Yesterday we gathered with a group of seventy or so people to celebrate the 200th Anniversary of Jubilee Rock. A quote from an article written by Peter Davies in 2007 for a local paper talked a bit about why all the carvings were done on the massive stone and by whom.
” The massive 8 foot high granite boulder was said to have been carved by Lt. John Rogers to celebrate the 1810 golden jubilee of King George III. All is apparently original except for an 1897 addition for Victoria’s golden jubilee. Detail includes Britannia, the Royal and Cornish coats of arms and those of local families, a plough, and two mason’s marks, a compass and square.”
While the 200th Anniversary is actually today, the celebration was held on Sunday to make it easier for more people to attend. Thanks to some local men, a careful restoration took away the lichen that was seriously obscuring many of the carvings and there was even a descendent of Lt John Rogers on hand to talk about his family ties to the area and to replace the special plaque the side of the rock.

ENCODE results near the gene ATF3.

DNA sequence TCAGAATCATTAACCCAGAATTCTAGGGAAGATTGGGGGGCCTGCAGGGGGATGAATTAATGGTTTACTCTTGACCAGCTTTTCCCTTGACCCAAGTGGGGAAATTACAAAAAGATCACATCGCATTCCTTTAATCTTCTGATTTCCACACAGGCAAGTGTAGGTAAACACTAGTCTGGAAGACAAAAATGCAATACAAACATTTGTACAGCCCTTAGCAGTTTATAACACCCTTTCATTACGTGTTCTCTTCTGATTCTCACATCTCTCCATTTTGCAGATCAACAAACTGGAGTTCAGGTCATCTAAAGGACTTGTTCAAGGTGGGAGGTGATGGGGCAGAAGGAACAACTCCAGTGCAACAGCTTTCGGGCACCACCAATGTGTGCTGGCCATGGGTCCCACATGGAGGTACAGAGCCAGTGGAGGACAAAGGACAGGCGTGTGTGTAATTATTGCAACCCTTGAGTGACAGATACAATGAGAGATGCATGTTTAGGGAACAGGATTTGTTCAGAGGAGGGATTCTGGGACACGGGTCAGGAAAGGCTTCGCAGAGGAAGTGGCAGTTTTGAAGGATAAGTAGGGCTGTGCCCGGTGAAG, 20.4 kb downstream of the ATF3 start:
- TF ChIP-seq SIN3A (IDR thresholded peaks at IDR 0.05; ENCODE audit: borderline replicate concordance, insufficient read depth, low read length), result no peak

I took loads of photographs documenting many people standing and participating (singing) that I recognize from our village nearby and when a photographer for one of the local newspapers gathered everyone around afterward for a group photo and asked loudly, ” Is everyone in who wants to be in the photograph? “
I snapped off a couple of shots before deciding at the last minute that I wanted have a place in the local history of my new home and shouted out, ” Is it too late for me to be in the picture? ” I quickly took my place near my friend Tina on the other side of the flag of Cornwall, the black and white St Piran’s flag.
I don’t have copy of the photograph yet, but somewhere there is a picture with me with my neighbors standing round a special rock on Bodmin Moor in much the way locals from the area might have 200 years ago.